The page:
After years of volunteering for campaigns and fundraisers, getting a date should have been the easiest assignment Cam Modecki ever had.
But the being the object of a bidding war proved to be more difficult than he expected. “It was nerve-wracking!” he said.
Modecki was one of 22 local activists who volunteered for Arlington Young Democrats’ second annual Valentine’s Day “Buy a Date with a Democrat” Bachelor/Bachelorette Auction, held Thursday, Feb. 13 at the Car Pool, 4000 Fairfax Dr.
Last year, the event raised $1,400, half of which went to the Arlington Street People’s Assistance Network. This year, organizers added to the event and raised $2,587, half of it earmarked for the Charles Monroe Education Fund, providing tuition assistance to the high school-age sons of the late County Board chair who died suddenly last month.
Helping the Monroe family motivated Modecki, and many others who both volunteered and bid on dates. Ingrid Morroy won the bidding war for the date with Modecki with a bid of $230, the highest bid of the evening. “It’s a lot of money for a good cause,” she said.
Morroy, one of two Democrats running for Commissioner of Revenue this November, said party loyalty played a part in her decision to bid. “Cam Modecki is a very good Democrat,” she said. “He’s committed to his cause.”
Political dedication wasn’t the only asset for those being auctioned, Morroy confessed. “He’s good-looking too,” she added.
SINGLES LOOKING for a Valentine’s date purchased a bid-card for $5, which entitled them to bid on dates, starting at $25. That price had some of the bachelors and bachelorettes nervous. “My nightmare is that the audience falls silent,” said Anne Tyler Hamblin, who participated this year after receiving last year’s highest bid, $160.
Roger Landsman also worried about the bids before he took the stage for his own auction. “I need to go for at least $45,” he said. “My ego won’t be hurt at $45.”
Alfonso Lopez, the Young Democrats member who emceed the event, worked to motivate the crowd to spend more.
He introduced bachelors and bachelorettes as they took the stage, asking them to describe their ideal date before urging the crowd to keep raising the bids. But the game show approach was all in fun, he said. Organizers weren’t sure just what to expect once the auction began. “We’ll go on the fly I guess,” he said.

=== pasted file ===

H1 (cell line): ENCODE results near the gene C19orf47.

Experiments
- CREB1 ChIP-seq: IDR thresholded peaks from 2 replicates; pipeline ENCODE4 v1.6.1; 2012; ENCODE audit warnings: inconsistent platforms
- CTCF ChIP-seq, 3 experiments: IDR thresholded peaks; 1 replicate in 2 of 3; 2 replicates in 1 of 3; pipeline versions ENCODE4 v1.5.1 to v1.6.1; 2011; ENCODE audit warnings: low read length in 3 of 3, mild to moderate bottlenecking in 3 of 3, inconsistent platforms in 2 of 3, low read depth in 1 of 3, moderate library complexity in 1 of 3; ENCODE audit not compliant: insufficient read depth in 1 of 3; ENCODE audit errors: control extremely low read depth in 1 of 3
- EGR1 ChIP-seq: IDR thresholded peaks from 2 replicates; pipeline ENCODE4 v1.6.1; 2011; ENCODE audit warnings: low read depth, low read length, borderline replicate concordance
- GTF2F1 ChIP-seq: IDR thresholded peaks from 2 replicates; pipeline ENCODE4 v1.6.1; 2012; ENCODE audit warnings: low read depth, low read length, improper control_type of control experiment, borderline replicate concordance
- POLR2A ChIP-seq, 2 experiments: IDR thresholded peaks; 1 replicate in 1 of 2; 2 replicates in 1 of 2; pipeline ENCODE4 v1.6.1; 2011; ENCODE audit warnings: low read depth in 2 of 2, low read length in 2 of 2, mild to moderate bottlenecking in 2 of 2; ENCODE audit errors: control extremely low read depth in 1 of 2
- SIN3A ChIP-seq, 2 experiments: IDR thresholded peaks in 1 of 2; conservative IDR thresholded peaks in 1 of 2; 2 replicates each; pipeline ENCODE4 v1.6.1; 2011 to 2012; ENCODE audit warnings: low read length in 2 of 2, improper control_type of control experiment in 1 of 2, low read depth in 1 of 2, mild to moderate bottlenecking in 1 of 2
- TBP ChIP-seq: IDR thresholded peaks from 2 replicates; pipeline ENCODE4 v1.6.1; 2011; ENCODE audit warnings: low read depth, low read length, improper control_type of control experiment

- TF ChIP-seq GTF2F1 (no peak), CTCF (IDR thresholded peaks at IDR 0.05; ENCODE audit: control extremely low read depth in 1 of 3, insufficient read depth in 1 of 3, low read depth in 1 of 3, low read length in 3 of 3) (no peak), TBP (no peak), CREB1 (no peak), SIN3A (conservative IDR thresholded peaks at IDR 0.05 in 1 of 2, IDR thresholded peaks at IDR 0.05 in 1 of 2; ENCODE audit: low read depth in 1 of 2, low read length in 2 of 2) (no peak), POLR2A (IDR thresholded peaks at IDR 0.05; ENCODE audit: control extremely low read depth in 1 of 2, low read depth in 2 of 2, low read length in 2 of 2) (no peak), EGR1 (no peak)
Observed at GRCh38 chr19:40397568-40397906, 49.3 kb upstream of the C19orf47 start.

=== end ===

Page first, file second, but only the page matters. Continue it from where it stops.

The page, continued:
His all-in-fun approach led to some friendly competition among some bachelors and bachelorettes, as men and women sold early in the night hung around to see how much others sold for. “There’s a lot of competition, a lot of cute chicks around,” joked Liz Merrill, one of the bachelorettes. The top bachelorette was Lisa Smith, who drew a winning bid of $160.
Bachelors proved to be the evening’s hot property, though, with bidding wars between women pushing the price for Modecki up to $230, and several others over the $100 mark. Merrill herself entered the bidding, winning a date with local resident Ben Allen for $80.
SOME YOUNG DEMOCRATS had a simple strategy for recruiting bachelors and bachelorettes for the auction. “We just begged,” said Beth Bolling, who helped coordinate the event.
Last year she agreed to be the first bachelorette auctioned off. This year she escaped the auction. “If you didn’t want to be auctioned, you had to find two people to replace you,” she said.
The honor, or hazard, of being first onstage this year went to Wendy Beckenstein, a teacher at Campbell Elementary School. Beckenstein didn’t participate in last year’s auction and said she wasn’t sure what to expect when she took the stage. “Which is probably for the best,” she said, “There’s less nervousness.”
Nervousness and stage fright were a small price to pay for helping the Charles Monroe Scholarship Fund, said Beckenstein. By raising $1,294 for the fund in just a few hours, the event exceeded organizers’ expectations.
“Thrilled doesn’t even explain how I feel about it,” said Drenan Dudley, president of the Young Democrats. The annual date auction exemplifies the group’s goals, she said – “It’s fun, but the underlying concern is to put our values into action.”